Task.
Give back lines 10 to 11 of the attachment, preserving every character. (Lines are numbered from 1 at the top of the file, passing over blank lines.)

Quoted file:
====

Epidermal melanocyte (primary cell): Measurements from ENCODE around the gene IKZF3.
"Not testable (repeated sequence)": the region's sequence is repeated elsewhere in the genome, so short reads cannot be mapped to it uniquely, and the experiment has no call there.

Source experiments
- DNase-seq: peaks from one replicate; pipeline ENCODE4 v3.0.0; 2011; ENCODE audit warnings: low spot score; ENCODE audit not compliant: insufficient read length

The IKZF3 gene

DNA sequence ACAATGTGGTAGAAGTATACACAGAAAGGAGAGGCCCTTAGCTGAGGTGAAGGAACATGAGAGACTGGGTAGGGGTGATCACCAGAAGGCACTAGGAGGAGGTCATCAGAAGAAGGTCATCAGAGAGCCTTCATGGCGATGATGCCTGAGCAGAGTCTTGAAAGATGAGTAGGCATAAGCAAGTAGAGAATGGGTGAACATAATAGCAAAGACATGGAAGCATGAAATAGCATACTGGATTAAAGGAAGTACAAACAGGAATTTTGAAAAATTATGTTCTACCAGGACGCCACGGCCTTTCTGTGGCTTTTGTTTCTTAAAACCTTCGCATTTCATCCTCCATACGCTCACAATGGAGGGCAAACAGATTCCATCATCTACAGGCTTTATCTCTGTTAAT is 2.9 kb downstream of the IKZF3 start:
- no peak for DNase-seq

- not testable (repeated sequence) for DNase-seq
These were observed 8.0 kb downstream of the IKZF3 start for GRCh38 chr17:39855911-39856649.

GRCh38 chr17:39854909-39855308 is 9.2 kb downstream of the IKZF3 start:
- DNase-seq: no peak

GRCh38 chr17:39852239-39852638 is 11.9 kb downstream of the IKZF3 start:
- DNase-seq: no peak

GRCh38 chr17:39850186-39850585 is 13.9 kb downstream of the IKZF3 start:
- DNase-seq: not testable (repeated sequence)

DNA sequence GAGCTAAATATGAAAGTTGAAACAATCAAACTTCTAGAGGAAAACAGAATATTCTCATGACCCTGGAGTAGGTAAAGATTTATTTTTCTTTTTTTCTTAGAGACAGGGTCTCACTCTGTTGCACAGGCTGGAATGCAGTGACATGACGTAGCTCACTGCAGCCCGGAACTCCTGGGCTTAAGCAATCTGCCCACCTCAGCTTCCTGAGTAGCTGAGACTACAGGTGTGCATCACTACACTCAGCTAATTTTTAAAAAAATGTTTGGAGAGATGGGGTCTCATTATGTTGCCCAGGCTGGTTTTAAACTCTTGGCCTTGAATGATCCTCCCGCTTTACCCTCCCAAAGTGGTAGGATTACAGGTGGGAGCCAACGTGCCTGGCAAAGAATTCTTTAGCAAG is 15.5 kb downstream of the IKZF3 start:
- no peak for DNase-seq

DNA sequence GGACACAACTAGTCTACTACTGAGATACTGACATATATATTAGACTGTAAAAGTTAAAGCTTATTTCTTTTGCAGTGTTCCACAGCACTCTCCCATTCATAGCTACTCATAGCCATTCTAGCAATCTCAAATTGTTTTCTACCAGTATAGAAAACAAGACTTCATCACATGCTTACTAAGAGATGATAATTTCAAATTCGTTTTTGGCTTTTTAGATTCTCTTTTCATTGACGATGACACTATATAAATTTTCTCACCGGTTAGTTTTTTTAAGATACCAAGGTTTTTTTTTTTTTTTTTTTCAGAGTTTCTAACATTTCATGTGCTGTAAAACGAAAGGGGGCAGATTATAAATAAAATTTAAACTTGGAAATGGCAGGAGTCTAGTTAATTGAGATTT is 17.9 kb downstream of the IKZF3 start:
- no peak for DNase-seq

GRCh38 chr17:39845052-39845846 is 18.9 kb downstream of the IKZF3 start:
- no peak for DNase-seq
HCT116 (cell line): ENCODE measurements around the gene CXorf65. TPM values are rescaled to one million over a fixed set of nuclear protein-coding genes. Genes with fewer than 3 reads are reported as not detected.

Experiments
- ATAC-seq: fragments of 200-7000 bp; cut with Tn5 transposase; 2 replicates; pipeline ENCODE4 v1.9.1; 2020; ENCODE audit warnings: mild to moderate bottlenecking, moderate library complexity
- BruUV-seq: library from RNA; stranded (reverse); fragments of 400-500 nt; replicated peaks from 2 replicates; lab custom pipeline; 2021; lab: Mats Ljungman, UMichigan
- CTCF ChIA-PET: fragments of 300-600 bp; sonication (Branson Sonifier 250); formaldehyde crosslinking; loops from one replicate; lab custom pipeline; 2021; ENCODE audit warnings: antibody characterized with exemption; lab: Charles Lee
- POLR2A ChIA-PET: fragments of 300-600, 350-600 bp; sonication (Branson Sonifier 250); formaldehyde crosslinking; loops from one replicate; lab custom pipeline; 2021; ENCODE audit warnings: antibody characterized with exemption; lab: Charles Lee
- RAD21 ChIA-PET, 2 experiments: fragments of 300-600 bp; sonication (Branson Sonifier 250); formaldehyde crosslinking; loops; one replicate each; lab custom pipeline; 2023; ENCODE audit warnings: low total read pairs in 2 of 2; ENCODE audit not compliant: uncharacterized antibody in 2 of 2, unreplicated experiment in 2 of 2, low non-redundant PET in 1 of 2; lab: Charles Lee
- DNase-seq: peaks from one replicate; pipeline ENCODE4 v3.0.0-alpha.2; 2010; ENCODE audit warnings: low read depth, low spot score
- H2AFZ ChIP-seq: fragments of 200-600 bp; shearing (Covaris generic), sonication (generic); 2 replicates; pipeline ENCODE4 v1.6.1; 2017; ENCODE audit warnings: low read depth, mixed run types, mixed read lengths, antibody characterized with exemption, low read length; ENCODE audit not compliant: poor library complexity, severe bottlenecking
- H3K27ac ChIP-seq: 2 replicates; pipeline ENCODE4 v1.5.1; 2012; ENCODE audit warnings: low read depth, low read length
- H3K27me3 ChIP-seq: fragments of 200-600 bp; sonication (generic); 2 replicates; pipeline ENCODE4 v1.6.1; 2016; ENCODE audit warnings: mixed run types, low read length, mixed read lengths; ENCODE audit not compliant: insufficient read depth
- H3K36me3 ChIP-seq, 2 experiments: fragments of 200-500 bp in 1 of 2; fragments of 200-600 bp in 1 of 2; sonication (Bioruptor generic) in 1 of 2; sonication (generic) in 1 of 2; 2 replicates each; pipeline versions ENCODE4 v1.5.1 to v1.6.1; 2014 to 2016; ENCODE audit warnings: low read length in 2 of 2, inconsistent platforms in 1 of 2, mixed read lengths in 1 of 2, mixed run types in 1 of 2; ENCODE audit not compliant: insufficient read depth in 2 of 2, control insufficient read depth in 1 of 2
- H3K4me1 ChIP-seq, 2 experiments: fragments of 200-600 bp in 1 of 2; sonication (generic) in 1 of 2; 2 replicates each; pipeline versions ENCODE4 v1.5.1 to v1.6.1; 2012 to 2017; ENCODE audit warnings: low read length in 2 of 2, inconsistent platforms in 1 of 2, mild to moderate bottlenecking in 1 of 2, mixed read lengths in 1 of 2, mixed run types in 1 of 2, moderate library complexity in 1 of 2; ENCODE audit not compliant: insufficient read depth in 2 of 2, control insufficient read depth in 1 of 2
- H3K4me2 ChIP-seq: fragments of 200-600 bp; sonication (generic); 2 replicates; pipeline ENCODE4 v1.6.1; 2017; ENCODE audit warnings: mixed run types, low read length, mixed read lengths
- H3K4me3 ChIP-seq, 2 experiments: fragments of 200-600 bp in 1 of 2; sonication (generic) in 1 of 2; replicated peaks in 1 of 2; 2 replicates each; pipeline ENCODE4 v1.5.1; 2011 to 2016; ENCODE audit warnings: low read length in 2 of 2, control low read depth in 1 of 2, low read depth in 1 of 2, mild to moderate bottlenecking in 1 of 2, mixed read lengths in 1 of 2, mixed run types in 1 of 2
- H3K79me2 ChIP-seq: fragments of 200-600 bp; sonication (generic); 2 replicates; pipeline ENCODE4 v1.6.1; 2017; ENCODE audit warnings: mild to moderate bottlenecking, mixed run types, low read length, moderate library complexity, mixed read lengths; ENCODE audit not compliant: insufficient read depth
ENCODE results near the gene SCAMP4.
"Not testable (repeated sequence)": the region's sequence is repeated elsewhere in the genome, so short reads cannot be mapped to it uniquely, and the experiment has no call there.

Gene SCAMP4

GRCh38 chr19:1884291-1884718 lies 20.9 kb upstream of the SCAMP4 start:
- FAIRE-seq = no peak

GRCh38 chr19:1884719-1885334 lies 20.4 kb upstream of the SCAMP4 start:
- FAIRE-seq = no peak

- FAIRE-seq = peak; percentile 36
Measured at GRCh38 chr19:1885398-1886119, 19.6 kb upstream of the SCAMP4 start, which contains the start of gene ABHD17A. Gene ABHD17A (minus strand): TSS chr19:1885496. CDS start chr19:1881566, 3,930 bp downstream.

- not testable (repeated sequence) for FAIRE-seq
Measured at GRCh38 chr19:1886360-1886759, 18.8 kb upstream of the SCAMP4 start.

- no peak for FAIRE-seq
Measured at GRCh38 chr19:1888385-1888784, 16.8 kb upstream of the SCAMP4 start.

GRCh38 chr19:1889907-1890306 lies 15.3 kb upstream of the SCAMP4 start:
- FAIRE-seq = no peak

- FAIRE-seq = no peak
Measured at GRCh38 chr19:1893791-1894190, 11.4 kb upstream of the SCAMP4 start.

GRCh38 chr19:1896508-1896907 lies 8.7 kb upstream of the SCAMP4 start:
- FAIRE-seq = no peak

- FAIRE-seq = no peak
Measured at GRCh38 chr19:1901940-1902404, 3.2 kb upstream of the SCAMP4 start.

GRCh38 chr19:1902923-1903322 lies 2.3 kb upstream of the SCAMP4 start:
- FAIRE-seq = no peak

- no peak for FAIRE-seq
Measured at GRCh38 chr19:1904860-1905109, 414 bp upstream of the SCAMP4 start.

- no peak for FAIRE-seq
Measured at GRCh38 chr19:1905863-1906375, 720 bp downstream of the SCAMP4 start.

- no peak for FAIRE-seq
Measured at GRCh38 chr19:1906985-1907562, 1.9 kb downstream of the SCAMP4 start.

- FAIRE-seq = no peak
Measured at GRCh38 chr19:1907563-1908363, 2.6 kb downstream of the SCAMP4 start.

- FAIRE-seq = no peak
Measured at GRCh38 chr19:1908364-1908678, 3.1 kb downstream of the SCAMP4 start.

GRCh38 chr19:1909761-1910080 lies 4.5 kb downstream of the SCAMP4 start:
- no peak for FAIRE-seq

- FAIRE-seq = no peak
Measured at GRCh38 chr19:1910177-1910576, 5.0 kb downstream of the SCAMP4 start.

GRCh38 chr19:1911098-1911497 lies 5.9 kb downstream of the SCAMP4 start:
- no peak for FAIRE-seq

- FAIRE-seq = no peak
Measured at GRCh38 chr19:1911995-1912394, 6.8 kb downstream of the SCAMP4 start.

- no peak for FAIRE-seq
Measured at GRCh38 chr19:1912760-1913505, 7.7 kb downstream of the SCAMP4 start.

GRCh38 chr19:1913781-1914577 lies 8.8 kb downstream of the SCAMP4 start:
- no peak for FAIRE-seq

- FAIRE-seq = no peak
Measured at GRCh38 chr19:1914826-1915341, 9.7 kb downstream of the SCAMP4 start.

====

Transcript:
GRCh38 chr17:39854909-39855308 is 9.2 kb downstream of the IKZF3 start:
- DNase-seq: no peak